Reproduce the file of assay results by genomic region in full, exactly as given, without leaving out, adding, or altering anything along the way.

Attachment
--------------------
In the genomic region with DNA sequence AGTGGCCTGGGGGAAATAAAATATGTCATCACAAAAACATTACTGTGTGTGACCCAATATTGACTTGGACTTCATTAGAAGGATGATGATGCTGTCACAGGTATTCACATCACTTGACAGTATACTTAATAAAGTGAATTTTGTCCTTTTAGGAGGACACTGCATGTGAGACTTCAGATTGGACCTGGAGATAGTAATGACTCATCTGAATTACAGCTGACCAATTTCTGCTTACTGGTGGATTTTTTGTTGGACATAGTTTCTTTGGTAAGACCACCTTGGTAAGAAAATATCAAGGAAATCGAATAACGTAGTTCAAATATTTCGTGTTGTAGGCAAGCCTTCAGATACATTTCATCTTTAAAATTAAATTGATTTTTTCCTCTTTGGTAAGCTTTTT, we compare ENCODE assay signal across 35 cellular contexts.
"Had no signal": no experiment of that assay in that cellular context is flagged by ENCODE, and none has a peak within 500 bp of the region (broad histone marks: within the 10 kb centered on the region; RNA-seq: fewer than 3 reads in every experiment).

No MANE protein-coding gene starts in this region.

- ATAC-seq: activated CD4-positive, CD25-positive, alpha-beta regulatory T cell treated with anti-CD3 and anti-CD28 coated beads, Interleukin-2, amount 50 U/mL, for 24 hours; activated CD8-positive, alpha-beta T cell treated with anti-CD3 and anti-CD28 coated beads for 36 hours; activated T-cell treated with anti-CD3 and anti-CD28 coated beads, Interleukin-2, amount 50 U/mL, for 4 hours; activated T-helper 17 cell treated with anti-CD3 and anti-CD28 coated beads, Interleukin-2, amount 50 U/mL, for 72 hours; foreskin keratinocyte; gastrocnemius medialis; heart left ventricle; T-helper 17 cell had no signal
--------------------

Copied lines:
In the genomic region with DNA sequence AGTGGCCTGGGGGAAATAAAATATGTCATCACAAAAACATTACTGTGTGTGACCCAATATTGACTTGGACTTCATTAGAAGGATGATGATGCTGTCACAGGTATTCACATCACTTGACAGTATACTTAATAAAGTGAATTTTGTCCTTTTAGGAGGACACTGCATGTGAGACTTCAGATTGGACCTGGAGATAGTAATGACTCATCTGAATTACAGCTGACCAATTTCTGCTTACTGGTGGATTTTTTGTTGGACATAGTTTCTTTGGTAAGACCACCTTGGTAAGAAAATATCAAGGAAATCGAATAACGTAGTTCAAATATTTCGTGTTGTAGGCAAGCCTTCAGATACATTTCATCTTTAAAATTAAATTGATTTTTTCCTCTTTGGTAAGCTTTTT, we compare ENCODE assay signal across 35 cellular contexts.
"Had no signal": no experiment of that assay in that cellular context is flagged by ENCODE, and none has a peak within 500 bp of the region (broad histone marks: within the 10 kb centered on the region; RNA-seq: fewer than 3 reads in every experiment).

No MANE protein-coding gene starts in this region.

- ATAC-seq: activated CD4-positive, CD25-positive, alpha-beta regulatory T cell treated with anti-CD3 and anti-CD28 coated beads, Interleukin-2, amount 50 U/mL, for 24 hours; activated CD8-positive, alpha-beta T cell treated with anti-CD3 and anti-CD28 coated beads for 36 hours; activated T-cell treated with anti-CD3 and anti-CD28 coated beads, Interleukin-2, amount 50 U/mL, for 4 hours; activated T-helper 17 cell treated with anti-CD3 and anti-CD28 coated beads, Interleukin-2, amount 50 U/mL, for 72 hours; foreskin keratinocyte; gastrocnemius medialis; heart left ventricle; T-helper 17 cell had no signal